I'm building a community around the cruising industry. It was recently sold to a holding company who is now throwing some decent money behind marketing efforts. I stayed on and am strictly on the technical side. From what I've seen so far I wouldn't consider the marketing behind what we're doing as scummy.

I'm sorry, but I find this attitude really bizarre. You seem to confuse marketing with advertising, and even then it still feels bizarre. How are people meant to discover products, or solutions to their problems?

This never used to bother me either, but there are certain things that once you've seen, you can't unsee.

Smiling people is one of them. If your marketing site has pictures of smiling people on it, I am immediately turned off. Look at the billboard on your local subway system. Ads for dentists, graduate degrees, Trident gum, upcoming plays. 9 out of 10 of them have a stock photo of a smiling person, presumably unable to contain their enjoyment of $PRODUCT.

In very rare cases, say, for a Meetup group, or a bike tour, will I see pictures of smiling people that are actually organic. That's fine. It's when they use stock photos that it insults my intelligence and makes me feel like "marketers lying to take my money". The photos aren't even of people paid to pretend to enjoy the product, they're just sub-licensed from Getty. What it tells me is they're more concerned with sales driven by emotion than making a substantive first impression.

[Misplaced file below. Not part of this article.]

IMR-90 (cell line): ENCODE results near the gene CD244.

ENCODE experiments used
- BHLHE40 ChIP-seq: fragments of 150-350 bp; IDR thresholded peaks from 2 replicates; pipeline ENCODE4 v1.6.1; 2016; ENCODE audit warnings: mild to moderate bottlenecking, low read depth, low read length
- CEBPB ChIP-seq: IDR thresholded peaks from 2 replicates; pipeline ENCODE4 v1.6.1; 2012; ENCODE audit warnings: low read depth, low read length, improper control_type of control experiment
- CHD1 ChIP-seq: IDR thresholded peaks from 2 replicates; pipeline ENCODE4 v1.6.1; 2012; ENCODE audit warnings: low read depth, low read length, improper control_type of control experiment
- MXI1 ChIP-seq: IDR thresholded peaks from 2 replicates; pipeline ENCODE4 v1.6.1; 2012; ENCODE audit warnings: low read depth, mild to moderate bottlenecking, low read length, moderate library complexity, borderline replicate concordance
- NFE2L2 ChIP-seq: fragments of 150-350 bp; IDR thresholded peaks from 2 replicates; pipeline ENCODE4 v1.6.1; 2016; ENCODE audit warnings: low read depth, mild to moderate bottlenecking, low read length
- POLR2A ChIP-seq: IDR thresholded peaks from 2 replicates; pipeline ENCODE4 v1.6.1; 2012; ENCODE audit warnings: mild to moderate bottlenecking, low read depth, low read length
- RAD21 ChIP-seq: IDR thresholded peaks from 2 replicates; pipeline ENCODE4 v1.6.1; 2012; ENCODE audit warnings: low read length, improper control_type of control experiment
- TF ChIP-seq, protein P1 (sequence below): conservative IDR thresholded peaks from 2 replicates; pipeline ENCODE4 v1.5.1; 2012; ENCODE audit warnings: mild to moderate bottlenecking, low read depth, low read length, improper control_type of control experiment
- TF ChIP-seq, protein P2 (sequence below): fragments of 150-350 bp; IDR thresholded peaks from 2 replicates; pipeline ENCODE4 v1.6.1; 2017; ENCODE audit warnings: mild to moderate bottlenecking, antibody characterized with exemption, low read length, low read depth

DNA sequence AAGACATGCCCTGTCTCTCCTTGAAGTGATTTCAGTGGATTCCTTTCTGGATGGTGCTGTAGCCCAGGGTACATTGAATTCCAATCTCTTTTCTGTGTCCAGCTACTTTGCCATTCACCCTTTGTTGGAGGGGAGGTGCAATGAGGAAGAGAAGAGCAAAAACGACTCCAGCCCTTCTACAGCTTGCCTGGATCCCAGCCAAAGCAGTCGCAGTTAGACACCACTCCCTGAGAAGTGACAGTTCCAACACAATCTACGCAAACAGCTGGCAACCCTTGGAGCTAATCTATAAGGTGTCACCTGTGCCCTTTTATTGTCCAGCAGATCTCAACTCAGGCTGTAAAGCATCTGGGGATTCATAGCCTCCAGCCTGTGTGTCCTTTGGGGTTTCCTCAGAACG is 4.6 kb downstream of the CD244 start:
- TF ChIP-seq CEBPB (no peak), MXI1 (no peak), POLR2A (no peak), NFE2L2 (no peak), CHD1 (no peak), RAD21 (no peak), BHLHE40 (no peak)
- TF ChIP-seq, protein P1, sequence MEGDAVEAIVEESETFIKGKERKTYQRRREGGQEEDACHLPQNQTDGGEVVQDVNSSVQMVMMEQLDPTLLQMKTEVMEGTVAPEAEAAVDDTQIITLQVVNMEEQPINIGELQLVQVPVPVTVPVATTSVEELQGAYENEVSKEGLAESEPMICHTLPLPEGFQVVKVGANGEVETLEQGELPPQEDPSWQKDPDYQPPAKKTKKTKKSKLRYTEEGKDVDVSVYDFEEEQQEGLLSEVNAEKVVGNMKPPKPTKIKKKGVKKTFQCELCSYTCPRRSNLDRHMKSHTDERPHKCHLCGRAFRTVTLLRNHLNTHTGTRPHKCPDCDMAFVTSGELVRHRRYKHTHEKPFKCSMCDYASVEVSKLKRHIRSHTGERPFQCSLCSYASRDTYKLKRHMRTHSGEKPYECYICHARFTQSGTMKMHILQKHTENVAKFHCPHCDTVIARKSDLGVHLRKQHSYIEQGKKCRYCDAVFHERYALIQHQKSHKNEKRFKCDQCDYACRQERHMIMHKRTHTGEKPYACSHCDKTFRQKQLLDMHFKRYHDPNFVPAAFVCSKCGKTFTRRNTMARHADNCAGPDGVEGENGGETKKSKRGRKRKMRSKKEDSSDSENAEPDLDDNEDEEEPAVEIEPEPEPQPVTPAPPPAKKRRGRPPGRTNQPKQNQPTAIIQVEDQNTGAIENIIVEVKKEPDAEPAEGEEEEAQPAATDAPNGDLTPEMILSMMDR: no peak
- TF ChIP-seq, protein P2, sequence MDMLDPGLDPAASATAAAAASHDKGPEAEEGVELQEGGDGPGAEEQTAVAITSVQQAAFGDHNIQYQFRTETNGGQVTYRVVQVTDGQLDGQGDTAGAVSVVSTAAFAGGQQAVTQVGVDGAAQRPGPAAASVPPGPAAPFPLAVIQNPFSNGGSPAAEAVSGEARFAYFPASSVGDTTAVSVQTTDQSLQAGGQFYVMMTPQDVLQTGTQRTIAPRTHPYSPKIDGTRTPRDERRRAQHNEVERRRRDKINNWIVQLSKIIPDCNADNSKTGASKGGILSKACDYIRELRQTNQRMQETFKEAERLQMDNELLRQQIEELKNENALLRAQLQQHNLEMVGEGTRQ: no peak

To test this, I just thought of the most boring thing I could think of: enterprise resource planning. The first marketing result on Google is this, complete with smiling person:


The best salespeople in the world make you walk away thinking you got a great deal, that you got the upper hand. When I see these blatant plays for emotion, I walk away disgusted.

In my Technical Blogging book I wrote the following on marketing:

-- Correct a Self-Sabotaging Mindset --

Marketing is bullshit. Marketing is evil. Marketing is everything that’s wrong with this world. Marketing is the root of all evil. Marketers should be shot. I have heard all these statements—and plenty more like them.